GDPR is all about the protection of personal data of EU citizens, forbidding that data to be used by third parties without consent and giving citizens greater control over their personal information and protection options. GDPR’s guidelines dictate that users should be given a “yes” or “no” option in giving consent to their privacy and data, but there are no obvious rules established to how companies offer these options to users, with many companies discovering misleading designs to trick users into accepting website cookies. Noyb argues that these methods are “frustrating” users into simply consenting.

GDPR is not without its faults, but it applies to every organisation in the EU, including the UK even though Brexit has now come into effect. As stated by noyb, the consequences for not complying by GDPR regulations can seriously damage your business’ reputation and overall success. Today, almost all companies are involved with customer and employee data, meaning companies need to abide by data protection rules more than ever.

To learn more about GDPR settings and privacy policies within website management, and what we can do to make sure your site is compliant, contact a member of the Engage Web team.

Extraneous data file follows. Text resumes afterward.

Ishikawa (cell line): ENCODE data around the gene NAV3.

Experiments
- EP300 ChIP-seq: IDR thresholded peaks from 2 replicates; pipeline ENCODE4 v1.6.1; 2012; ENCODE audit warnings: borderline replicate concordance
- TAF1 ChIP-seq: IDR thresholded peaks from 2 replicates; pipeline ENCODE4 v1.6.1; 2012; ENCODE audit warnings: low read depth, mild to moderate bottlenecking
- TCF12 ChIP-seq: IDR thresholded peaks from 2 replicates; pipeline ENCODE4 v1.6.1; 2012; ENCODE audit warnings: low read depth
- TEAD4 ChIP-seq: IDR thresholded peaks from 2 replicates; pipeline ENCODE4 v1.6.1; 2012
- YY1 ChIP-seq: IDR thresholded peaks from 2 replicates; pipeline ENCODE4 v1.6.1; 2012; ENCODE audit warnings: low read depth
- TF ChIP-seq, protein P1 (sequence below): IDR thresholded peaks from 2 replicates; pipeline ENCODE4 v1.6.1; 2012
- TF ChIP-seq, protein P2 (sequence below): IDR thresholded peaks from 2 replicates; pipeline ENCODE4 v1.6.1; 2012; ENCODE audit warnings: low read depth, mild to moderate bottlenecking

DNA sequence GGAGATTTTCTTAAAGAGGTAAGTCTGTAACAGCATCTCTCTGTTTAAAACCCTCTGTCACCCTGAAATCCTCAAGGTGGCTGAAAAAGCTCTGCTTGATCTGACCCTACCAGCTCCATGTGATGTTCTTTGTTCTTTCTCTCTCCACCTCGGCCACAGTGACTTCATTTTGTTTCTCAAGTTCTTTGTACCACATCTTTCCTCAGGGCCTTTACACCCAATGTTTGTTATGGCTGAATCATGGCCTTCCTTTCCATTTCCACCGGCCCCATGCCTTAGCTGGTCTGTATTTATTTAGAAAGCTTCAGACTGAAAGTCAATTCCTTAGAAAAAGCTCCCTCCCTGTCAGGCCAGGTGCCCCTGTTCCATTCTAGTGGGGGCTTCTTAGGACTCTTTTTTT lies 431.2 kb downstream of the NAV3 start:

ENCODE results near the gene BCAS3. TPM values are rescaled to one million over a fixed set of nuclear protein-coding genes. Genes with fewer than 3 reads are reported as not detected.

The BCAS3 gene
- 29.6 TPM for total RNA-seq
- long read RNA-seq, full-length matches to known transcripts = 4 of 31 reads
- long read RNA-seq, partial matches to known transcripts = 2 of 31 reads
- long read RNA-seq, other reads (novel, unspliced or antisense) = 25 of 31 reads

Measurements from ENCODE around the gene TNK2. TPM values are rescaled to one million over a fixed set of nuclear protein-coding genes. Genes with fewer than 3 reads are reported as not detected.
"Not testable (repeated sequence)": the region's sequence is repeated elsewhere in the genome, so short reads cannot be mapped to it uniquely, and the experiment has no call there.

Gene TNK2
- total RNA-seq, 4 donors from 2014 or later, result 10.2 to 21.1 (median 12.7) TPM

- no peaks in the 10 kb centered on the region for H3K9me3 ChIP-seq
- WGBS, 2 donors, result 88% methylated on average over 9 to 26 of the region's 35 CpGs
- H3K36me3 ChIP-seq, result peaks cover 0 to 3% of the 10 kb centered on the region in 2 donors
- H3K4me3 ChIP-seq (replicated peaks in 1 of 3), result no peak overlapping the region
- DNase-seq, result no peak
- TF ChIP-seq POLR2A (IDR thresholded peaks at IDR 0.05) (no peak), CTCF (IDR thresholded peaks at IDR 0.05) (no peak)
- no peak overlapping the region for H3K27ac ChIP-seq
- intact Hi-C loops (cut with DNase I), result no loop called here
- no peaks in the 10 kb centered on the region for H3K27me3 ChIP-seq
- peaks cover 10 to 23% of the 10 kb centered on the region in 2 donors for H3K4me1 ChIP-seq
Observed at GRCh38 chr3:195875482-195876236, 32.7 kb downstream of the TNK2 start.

Posted by Lucy Cornelissen

European call for single coronavirus tracking system

Posted on April 9, 2020

The data protection watchdog for Europe has called for just one coronavirus app to be used throughout the European Union, as opposed to each nation creating its own.

Many countries all over the world are currently developing coronavirus tracking apps, but a number of privacy advocates are now warning of the dangers and threats these apps may pose. The European Data Protection Supervisor explained that a single EU app built with strong data protection features may be the best solution when seeking to track the virus.

The supervisor, Wojciech Wiewiórowski, said that the GDPR (General Data Protection Regulation) allows the processing of private and sensitive information when it is in the best interest of public health. He warned that national tools would not be the answer and that there is big responsibility when it comes to handling this kind of data.